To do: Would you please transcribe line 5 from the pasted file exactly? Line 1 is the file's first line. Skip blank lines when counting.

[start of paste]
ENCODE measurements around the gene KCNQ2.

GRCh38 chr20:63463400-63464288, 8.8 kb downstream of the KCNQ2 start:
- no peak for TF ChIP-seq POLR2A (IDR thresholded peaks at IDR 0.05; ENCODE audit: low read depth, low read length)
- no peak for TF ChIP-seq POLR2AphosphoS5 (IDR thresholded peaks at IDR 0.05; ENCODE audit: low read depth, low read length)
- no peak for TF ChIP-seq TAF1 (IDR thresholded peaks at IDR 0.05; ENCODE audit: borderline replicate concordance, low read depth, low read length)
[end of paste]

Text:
- no peak for TF ChIP-seq TAF1 (IDR thresholded peaks at IDR 0.05; ENCODE audit: borderline replicate concordance, low read depth, low read length)